Peru: Trade Policy and International Negotiations

  • Alan Fairlie Reynoso


Peru revamped institutions and practices that had been in place for more than three decades during the 1990s, in one of the most radical processes of economic liberalization in Latin America. Yet the reform was neither new nor unique in the region, having been largely crafted according to ‘Washington Consensus’ doctrines of privatization of public assets, state deregulation, trade liberalization, and elimination of price controls and subsidies in goods. Unlike the short-term stabilization policies of previous decades, based on draconian monetary and fiscal measures aimed at curbing inflation, the policies of the 1990s sought to overcome economic crises over the long term. Underlying this shift was evidence that policies of import-substituting industrialization, protectionism and state intervention during the 1960s and 1970s had failed to generate a sustained process of development. Macroeconomic indicators hailed the successes of the new model until the late 1990s, as it occurred in other Latin American countries following a similar policy path. The Asian financial crisis called into question the shift’s growth effect vis-à-vis the foreign capital that flooded the economy until 1997. Furthermore, questions have arisen concerning the long-term sustainability of such policies in a context of severe external financial restrictions and increasing rates of unemployment and poverty.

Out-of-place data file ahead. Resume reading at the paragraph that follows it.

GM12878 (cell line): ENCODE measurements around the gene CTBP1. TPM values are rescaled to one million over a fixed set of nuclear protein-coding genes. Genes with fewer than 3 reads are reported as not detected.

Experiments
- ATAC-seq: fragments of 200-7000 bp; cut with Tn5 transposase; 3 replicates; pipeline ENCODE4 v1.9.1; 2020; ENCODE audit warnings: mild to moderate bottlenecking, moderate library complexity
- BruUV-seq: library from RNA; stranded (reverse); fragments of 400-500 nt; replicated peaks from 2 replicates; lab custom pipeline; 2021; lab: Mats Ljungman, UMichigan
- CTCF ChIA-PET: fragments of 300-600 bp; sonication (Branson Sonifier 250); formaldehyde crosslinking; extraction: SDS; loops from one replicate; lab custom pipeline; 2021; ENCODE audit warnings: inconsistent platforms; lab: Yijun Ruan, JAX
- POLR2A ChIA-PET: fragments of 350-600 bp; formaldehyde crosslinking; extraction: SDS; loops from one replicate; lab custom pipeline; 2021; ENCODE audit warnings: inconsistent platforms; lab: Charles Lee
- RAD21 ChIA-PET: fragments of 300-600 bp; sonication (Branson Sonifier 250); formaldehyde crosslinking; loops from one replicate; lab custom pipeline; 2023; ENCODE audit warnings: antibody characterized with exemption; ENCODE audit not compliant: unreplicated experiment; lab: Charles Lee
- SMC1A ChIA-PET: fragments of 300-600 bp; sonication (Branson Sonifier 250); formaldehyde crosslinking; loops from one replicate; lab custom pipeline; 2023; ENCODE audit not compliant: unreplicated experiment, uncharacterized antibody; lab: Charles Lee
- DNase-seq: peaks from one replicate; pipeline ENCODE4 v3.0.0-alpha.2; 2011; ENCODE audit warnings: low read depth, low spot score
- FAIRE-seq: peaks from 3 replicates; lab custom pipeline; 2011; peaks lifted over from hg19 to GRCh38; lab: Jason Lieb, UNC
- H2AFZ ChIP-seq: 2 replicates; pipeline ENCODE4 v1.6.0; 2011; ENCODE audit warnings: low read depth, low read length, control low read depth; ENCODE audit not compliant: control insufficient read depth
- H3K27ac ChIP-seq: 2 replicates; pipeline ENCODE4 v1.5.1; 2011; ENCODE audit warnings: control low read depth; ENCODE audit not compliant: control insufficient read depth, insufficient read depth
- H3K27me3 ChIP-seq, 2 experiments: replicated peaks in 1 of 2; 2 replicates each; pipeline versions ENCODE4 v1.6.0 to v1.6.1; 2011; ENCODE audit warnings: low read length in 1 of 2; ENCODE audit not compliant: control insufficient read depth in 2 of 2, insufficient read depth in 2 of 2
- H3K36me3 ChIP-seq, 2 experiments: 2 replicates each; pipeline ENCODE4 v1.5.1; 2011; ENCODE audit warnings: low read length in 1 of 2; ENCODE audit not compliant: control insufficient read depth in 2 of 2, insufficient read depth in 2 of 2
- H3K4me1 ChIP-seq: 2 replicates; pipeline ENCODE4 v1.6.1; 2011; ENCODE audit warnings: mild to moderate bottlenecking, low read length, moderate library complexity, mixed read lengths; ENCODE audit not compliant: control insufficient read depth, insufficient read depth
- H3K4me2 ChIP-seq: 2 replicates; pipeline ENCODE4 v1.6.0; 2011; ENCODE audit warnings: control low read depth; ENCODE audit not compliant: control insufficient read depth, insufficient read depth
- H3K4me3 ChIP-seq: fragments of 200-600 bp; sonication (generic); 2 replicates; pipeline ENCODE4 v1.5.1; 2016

European Union Trade Policy Free Trade Area Tariff Reduction Multilateral Negotiation 
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© Palgrave Macmillan, a division of Macmillan Publishers Limited 2004

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  • Alan Fairlie Reynoso

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